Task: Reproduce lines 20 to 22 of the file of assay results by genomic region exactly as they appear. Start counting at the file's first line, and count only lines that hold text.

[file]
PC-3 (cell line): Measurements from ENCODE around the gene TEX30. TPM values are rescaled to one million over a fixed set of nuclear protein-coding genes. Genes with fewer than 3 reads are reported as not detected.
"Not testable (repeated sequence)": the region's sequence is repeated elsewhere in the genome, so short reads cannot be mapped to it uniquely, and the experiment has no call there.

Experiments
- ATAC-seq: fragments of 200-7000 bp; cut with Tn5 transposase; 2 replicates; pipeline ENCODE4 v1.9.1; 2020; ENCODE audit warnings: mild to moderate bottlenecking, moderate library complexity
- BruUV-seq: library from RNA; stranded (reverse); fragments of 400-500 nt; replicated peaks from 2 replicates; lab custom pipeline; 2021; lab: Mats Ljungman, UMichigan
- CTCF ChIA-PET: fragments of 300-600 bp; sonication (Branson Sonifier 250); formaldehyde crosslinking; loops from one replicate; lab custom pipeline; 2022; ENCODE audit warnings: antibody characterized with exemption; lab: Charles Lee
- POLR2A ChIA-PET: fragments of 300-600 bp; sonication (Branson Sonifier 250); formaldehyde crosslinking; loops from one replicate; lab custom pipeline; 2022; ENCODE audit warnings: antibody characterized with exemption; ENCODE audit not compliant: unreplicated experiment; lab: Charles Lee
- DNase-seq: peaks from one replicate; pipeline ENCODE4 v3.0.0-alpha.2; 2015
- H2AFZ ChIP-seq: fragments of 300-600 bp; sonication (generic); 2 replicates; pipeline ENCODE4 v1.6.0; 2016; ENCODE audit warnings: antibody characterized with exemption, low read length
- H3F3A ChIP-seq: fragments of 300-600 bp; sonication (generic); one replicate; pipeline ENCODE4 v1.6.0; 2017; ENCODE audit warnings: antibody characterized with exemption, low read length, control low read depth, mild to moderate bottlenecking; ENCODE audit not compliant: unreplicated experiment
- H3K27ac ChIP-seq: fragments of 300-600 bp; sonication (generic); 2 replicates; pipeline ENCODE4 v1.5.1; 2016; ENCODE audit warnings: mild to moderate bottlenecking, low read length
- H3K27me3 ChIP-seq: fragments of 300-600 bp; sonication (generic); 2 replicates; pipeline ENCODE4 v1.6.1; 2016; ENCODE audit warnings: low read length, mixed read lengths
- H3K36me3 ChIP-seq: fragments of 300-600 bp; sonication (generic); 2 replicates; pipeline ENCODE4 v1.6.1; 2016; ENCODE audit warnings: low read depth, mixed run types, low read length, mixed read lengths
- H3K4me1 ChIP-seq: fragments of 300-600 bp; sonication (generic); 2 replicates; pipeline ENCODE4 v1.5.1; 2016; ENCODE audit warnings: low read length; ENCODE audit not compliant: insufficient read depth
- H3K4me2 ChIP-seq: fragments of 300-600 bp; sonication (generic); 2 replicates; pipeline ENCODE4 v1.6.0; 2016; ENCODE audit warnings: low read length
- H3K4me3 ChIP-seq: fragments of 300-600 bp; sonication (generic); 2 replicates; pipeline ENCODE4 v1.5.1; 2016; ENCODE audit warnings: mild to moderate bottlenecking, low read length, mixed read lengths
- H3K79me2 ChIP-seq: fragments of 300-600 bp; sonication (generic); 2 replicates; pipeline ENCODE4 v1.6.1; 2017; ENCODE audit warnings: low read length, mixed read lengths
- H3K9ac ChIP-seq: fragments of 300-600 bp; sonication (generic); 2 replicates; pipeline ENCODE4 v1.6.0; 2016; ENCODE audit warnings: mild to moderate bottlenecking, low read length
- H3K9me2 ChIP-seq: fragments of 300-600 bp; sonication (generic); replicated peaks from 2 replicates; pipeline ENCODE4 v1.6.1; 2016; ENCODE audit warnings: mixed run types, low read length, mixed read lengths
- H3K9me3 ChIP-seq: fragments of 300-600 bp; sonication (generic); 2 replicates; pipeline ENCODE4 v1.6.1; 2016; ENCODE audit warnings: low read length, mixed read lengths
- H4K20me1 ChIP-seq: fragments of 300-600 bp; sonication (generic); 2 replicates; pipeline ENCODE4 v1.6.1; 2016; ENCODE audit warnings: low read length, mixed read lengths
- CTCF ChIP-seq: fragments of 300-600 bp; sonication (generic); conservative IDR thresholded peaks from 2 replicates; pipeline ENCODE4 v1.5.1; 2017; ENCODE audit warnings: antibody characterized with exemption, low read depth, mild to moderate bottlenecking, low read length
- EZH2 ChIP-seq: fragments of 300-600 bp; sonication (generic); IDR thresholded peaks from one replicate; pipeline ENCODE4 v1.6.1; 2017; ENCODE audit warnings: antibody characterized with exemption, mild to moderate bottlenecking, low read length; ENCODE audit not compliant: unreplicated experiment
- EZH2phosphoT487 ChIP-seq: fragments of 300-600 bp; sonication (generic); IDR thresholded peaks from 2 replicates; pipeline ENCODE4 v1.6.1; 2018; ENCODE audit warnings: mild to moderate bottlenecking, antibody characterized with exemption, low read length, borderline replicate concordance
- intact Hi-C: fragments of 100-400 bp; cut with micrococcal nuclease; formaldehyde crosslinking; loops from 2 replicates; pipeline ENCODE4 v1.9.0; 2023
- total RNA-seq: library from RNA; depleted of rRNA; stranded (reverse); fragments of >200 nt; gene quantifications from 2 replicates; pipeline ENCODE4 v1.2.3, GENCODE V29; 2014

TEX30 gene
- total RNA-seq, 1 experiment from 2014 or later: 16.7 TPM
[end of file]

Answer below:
- H3K9me3 ChIP-seq: fragments of 300-600 bp; sonication (generic); 2 replicates; pipeline ENCODE4 v1.6.1; 2016; ENCODE audit warnings: low read length, mixed read lengths
- H4K20me1 ChIP-seq: fragments of 300-600 bp; sonication (generic); 2 replicates; pipeline ENCODE4 v1.6.1; 2016; ENCODE audit warnings: low read length, mixed read lengths
- CTCF ChIP-seq: fragments of 300-600 bp; sonication (generic); conservative IDR thresholded peaks from 2 replicates; pipeline ENCODE4 v1.5.1; 2017; ENCODE audit warnings: antibody characterized with exemption, low read depth, mild to moderate bottlenecking, low read length